This mutant also appears to affect functions beyond APP processing. In cortical neuronal cultures from a knockin mouse expressing one or two I213T alleles, the mutant protein was reported to inhibit the neuroprotective functions of trophic factors eB1 and BDNF following glutamate excitotoxicity (Al Rahim et al., 2020). The effect appeared to be dominant-negative, with mutant PSEN1 altering the stability of complexes formed between PSEN1, the glutamate NMDA receptor, and trophic factor receptors. Yet another function affected by this mutation appears to be angiogenesis. In brains from knockin mice, the ability of cortical endothelial cells to sprout and form new blood vessels after ischemia was decreased, apparently due to reduced γ-secretase cleavage of the angiogenic peptide ephrinB2 (Yoon et al., 2020).

In silico algorithms, Polyhpen2 and SIFT, predicted the mutation is probably damaging and deleterious, respectively (Han et al., 2020). 

Research Models

Knock-in mice with this mutation have been created and shown to accumulate Aβ42 in a gene-dosage-dependent manner (Nakano et al., 1999).

Last Updated: 22 Oct 2020

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References

News Citations

  1. CryoEM γ-Secretase Structures Nail APP, Notch Binding

Paper Citations

  1. . Accumulation of murine amyloidbeta42 in a gene-dosage-dependent manner in PS1 'knock-in' mice. Eur J Neurosci. 1999 Jul;11(7):2577-81. PubMed.
  2. . Three different mutations of presenilin 1 gene in early-onset Alzheimer's disease families. Neurosci Lett. 1996 Apr 26;208(3):195-8. PubMed.
  3. . Seizures in dominantly inherited Alzheimer disease. Neurology. 2016 Aug 30;87(9):912-9. Epub 2016 Jul 27 PubMed.
  4. . Genetic Analysis of Chinese Patients with Early-Onset Dementia Using Next-Generation Sequencing. Clin Interv Aging. 2020;15:1831-1839. Epub 2020 Oct 2 PubMed.
  5. . Enzymatic characteristics of I213T mutant presenilin-1/gamma-secretase in cell models and knock-in mouse brains: familial Alzheimer disease-linked mutation impairs gamma-site cleavage of amyloid precursor protein C-terminal fragment beta. J Biol Chem. 2008 Jun 13;283(24):16488-96. Epub 2008 Apr 21 PubMed.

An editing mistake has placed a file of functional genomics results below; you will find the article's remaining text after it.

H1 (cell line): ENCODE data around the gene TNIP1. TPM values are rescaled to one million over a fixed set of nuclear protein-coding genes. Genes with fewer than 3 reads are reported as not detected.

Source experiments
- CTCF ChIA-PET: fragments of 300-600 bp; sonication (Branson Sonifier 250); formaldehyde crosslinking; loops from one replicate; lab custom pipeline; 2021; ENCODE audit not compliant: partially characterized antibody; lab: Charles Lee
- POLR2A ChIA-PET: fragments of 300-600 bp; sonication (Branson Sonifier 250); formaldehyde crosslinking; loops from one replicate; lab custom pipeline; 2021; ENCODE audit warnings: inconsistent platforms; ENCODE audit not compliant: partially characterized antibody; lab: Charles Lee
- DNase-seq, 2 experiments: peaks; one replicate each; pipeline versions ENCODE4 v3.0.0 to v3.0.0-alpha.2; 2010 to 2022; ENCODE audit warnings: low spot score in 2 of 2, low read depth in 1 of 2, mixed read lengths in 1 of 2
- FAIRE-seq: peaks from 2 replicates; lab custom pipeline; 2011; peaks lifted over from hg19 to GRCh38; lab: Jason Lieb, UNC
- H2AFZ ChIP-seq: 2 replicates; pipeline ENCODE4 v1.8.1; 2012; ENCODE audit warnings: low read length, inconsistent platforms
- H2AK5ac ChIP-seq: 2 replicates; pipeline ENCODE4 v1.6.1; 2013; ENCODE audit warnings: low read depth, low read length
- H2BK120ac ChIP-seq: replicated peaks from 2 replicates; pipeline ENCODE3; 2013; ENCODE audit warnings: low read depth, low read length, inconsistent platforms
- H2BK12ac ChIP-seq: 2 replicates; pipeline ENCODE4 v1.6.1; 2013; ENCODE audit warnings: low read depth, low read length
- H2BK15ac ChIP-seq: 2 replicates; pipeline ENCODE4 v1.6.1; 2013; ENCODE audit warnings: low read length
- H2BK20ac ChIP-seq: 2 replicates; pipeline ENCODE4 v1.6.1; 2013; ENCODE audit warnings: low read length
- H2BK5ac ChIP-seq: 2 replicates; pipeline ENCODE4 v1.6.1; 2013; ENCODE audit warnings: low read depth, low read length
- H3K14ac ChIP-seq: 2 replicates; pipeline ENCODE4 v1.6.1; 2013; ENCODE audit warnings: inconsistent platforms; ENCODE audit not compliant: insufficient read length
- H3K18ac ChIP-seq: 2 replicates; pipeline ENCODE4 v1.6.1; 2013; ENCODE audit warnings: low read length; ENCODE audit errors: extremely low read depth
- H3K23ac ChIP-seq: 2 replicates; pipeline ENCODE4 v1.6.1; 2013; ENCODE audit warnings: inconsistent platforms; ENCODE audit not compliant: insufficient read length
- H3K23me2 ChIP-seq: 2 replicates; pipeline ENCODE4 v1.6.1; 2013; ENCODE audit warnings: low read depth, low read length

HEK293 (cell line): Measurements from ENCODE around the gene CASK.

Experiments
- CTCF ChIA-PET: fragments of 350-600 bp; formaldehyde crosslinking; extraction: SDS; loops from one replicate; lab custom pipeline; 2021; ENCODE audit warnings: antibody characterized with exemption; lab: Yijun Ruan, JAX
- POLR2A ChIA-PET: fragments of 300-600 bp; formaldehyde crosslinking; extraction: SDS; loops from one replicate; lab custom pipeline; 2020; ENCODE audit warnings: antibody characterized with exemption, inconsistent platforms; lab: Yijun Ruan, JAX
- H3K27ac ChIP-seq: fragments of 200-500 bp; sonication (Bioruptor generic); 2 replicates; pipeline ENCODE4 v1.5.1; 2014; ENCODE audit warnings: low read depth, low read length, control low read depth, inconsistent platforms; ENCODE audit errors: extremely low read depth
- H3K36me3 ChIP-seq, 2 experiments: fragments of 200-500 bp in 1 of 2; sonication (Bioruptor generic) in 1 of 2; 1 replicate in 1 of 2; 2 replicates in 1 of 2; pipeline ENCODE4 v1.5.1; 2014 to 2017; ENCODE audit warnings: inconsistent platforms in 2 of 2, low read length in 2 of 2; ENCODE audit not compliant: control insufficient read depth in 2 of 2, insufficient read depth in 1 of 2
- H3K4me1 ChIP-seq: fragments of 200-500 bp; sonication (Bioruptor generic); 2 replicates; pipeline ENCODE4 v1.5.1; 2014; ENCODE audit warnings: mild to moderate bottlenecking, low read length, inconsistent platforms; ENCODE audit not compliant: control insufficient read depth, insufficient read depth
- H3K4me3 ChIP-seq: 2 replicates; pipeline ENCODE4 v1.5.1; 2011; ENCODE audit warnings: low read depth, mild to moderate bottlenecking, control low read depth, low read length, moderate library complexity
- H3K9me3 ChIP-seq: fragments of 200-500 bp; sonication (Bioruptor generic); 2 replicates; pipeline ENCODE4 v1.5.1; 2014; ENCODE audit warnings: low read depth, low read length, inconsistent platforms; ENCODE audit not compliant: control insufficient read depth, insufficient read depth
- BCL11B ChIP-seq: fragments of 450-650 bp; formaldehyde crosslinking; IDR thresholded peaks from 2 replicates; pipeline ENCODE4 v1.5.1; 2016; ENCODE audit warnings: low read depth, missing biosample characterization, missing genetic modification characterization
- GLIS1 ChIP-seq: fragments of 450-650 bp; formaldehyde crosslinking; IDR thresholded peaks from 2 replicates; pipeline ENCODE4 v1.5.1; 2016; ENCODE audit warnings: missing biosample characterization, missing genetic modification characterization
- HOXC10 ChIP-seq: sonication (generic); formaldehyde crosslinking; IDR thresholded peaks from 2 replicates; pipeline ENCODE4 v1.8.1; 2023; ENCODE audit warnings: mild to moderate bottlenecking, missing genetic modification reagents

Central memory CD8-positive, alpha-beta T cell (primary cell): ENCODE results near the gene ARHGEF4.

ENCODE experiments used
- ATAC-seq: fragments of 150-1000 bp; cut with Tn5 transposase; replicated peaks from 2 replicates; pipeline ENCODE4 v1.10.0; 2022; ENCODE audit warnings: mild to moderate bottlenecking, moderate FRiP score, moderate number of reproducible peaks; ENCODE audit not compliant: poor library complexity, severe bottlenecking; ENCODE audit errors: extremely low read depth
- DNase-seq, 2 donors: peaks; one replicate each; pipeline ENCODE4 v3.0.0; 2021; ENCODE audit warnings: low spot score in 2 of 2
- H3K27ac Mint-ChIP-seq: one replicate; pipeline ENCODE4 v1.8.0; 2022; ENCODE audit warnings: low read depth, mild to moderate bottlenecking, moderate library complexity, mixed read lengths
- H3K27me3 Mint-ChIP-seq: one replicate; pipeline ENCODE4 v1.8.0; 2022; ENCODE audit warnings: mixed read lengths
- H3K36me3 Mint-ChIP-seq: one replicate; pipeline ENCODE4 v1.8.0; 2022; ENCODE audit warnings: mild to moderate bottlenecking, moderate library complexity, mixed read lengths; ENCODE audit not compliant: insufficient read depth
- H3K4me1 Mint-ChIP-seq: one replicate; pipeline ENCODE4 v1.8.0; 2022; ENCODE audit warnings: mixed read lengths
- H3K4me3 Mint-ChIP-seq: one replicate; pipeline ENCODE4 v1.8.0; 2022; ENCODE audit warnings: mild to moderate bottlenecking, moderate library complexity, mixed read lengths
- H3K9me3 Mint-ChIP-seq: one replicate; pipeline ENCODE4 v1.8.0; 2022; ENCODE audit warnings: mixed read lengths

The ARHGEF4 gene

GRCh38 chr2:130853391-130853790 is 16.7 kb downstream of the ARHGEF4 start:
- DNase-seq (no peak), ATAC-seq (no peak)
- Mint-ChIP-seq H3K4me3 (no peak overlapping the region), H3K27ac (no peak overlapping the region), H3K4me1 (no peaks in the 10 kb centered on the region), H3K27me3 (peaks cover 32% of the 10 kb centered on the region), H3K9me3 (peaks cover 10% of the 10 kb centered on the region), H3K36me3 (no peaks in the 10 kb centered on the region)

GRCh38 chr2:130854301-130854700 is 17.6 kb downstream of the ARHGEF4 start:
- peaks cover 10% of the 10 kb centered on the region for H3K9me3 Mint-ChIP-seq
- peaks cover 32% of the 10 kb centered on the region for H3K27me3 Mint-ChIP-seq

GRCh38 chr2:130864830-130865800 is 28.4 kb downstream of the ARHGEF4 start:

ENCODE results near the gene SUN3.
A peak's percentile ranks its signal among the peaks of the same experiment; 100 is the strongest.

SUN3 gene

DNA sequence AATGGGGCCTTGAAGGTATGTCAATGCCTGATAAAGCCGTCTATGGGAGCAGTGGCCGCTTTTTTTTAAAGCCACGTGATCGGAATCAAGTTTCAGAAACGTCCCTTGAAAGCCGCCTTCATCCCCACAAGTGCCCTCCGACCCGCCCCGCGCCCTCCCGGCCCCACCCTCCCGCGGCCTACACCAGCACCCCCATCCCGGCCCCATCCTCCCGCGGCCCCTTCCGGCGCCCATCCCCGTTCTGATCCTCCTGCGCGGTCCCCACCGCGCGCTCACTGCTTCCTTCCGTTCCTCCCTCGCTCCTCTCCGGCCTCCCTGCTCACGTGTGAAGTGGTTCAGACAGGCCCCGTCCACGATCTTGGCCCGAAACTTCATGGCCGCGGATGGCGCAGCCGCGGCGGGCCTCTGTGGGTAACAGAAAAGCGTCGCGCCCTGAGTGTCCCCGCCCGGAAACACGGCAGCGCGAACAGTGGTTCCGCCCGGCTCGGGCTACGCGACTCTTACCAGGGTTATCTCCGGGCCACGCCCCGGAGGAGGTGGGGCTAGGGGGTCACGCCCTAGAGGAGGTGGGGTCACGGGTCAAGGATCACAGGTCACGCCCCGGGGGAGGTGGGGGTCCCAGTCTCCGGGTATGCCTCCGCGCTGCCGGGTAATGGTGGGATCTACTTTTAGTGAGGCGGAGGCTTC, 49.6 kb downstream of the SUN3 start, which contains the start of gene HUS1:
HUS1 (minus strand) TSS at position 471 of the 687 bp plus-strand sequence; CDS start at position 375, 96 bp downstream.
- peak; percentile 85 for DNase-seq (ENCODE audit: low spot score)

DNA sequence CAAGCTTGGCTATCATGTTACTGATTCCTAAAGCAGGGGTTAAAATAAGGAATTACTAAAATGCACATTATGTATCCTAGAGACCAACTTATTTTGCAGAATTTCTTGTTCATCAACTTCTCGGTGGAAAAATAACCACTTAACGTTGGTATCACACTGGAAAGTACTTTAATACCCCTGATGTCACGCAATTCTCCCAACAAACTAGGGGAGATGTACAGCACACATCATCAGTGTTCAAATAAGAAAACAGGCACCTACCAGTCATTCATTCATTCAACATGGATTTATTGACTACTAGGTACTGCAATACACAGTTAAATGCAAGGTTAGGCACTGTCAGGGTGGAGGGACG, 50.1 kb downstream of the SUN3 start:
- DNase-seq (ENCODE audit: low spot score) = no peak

6. . The mechanism of γ-Secretase dysfunction in familial Alzheimer disease. EMBO J. 2012 May 16;31(10):2261-74. Epub 2012 Apr 13 PubMed.
  7. . Recognition of the amyloid precursor protein by human γ-secretase. Science. 2019 Feb 15;363(6428) Epub 2019 Jan 10 PubMed.
  8. . Presenilin1 familial Alzheimer disease mutants inactivate EFNB1- and BDNF-dependent neuroprotection against excitotoxicity by affecting neuroprotective complexes of N-methyl-d-aspartate receptor. Brain Commun. 2020;2(2):fcaa100. Epub 2020 Jul 20 PubMed.

Other Citations

  1. Yoon et al., 2020

Further Reading

Papers

  1. . Restricted Location of PSEN2/γ-Secretase Determines Substrate Specificity and Generates an Intracellular Aβ Pool. Cell. 2016 Jun 30;166(1):193-208. Epub 2016 Jun 9 PubMed.
  2. . Formation of tau inclusions in knock-in mice with familial Alzheimer disease (FAD) mutation of presenilin 1 (PS1). J Biol Chem. 2006 Feb 24;281(8):5037-41. PubMed.
  3. . PS1 knockin mice with the Japanese I213T mutation: effects on exploratory activity, motor coordination, and spatial learning. Behav Brain Res. 2005 Jul 30;162(2):182-90. PubMed.

Protein Diagram

Primary Papers

  1. . Three different mutations of presenilin 1 gene in early-onset Alzheimer's disease families. Neurosci Lett. 1996 Apr 26;208(3):195-8. PubMed.

Other mutations at this position